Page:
China's digital currency
How is a digital yuan shaping up to be
In China, nearly 86% of payments are now digital, occurring mostly via mobile phones. The whole transaction happens with a click of a button, a fingerprint scan, or even using facial recognition. The digital Yuan is not a cryptocurrency, instead it is issued and managed by the Chinese central bank just like its fiat currency.
China's Early Adopters
Still in its early stages and trials, the digital currency
has one reason to exist, to create a cashless future. The difference between
the digital currency and current electronic payments is that this currency will
be directly transferred in or out of your electronic banking wallet, unlike the
traditional e-banking system where an individual's funds get deducted from
his/her account value. On another note, a digital currency does not need to
have paper banknotes to back up its true "theoretical" value, however a digital
Yuan will be virtually created.
Chinese economists are analyzing how the digital currency
can affect their rising economy. The possible economic consequences of using
digital money are shifting global investments, eliminating the "middlemen",
encouraging overseas transactions, and removing the barriers to entry on
international businesses. The inauguration of a digital Yuan will undoubtedly
affect the banking industry and its underlying operations because it aims at
excluding many financial intermediaries from a transaction. The Chinese virtual
currency is expected to account for nearly 16% of all consumption transactions
in the upcoming years. The main advantages a digital currency imposes are
increasing the speed of domestic and international transactions and reducing
the costs of these transactions. Global trade transactions will occur much
faster and will save the hidden costs and burdens associated with traditional
transfers. This in fact will boost global trade and remove the barriers of
entry on creating global businesses that can work together remotely, as any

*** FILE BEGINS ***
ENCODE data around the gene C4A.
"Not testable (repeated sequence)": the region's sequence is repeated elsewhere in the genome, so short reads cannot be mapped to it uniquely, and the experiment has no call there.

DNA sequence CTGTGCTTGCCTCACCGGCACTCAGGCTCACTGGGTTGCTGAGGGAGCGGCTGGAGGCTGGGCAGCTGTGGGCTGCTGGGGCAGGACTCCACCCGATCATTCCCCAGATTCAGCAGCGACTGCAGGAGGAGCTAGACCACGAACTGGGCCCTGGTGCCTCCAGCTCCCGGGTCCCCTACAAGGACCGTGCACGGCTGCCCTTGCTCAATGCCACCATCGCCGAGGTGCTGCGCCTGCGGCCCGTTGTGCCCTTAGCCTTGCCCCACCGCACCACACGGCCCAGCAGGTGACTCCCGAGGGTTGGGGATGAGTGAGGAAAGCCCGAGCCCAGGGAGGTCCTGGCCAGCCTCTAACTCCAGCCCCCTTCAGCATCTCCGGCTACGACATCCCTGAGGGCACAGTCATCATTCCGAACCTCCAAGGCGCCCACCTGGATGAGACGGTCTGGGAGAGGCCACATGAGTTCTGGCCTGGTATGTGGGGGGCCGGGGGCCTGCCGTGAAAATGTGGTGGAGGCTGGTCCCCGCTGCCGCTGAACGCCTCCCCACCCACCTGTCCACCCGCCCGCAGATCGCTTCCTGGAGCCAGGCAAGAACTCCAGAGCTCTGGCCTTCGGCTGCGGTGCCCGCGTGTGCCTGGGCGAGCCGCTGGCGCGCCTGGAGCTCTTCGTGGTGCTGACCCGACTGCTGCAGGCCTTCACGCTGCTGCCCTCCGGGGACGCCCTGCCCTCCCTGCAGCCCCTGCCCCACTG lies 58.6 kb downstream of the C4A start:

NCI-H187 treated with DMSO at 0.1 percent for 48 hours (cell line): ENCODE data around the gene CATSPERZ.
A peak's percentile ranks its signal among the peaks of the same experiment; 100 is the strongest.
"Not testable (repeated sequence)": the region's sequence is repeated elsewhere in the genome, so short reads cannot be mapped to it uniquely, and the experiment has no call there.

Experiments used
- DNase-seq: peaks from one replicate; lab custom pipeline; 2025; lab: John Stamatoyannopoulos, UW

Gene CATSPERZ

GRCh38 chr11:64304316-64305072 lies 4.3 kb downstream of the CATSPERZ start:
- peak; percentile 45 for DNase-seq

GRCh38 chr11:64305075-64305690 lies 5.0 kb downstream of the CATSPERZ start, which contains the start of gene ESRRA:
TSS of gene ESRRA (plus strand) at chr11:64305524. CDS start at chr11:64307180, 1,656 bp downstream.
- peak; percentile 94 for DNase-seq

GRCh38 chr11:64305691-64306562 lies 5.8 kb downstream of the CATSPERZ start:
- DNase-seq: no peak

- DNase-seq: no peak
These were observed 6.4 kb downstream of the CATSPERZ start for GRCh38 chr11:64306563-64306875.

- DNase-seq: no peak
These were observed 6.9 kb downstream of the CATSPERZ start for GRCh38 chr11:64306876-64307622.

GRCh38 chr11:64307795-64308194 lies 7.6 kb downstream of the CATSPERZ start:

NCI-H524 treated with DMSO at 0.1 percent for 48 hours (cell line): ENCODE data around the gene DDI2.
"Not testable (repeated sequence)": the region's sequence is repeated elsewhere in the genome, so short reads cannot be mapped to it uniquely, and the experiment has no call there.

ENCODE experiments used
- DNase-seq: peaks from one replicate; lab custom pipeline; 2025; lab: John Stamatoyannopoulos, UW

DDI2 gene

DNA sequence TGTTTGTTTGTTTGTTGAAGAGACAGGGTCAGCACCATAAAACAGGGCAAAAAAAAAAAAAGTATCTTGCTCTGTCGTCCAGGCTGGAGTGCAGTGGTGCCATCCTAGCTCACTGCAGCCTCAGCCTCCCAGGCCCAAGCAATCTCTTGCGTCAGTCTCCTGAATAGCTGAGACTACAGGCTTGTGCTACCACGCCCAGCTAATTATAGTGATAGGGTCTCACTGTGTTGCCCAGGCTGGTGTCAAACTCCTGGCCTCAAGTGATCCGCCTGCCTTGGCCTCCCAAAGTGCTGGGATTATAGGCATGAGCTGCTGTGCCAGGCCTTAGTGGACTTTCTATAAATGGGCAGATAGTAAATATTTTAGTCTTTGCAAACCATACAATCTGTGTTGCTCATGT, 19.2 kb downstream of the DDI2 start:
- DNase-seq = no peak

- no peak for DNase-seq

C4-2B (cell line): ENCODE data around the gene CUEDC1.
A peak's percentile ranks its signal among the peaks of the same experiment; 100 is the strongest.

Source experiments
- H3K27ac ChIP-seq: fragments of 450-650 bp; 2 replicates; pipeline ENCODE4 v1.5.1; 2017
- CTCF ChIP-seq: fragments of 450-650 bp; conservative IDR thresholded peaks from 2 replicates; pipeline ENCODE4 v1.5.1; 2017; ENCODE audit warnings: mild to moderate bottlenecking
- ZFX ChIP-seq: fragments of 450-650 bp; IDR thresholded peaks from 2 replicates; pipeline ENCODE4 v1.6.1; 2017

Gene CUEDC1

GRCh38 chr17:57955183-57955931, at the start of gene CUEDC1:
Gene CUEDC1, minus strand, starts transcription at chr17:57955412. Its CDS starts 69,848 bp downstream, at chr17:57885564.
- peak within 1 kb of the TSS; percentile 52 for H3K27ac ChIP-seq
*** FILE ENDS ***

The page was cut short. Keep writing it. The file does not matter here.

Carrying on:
transaction will be fast, transparent, and secure. While a digital currency is
desirable to many, it also imposes many risks on our current operating models
in many industries. For instance, there are many concerns on data control,
privacy, operational risk, and regulation. Cybercriminals are more drawn to act
on digital currencies and hack electronic wallets due to its virtual
characteristics, vulnerable identity, and lack of security and regulations.
China is addressing and dealing with these factors now to secure its citizens
and monetary system.
US & China Impacts
There are several factors that affect the value of a
currency relative to other major currencies. A digital Yuan might highly be
affected by the ongoing US - China trade war. If more sanctions come into play,
the initiation and management of such a digital currency might be non-viable
with stricter sanctions coming from the US. Although a Biden administration
will not end the trade war completely, it would still give the Chinese central
bank much ease to create and succeed with its digital Yuan.
What does it mean for Investors?
Traders and investors are overwhelmed with the idea of how a
changing monetary system might affect the current financial market. In fact, a
virtual currency will probably be an important milestone to the development of
capital markets. Due to the ease of transacting the currency, liquidity will
surely increase across all markets which in fact is associated with less risk,
as there will be more participants willing to take the opposite side of your
trade. This attracts more speculators and traders to the field, which
unquestionably adds value to the current market conditions. A possible trading
opportunity would be to go long on the Yuan, as China is exerting its strongest
efforts to challenge the US dollar for financial supremacy.
Thus, despite if the digital currency comes out soon or not,
cash will not disappear for the short term. The decision to replace paper cash
with a digital one is a market choice more than a government ordinance. A virtual
currency will surely allow for more individual freedom and seems more relevant
to investors and businesses. Ultimately, the rise of the Yuan will serve China
well, as faster global transactions and lower fees will aid emerging markets to
develop and prosper for the long term.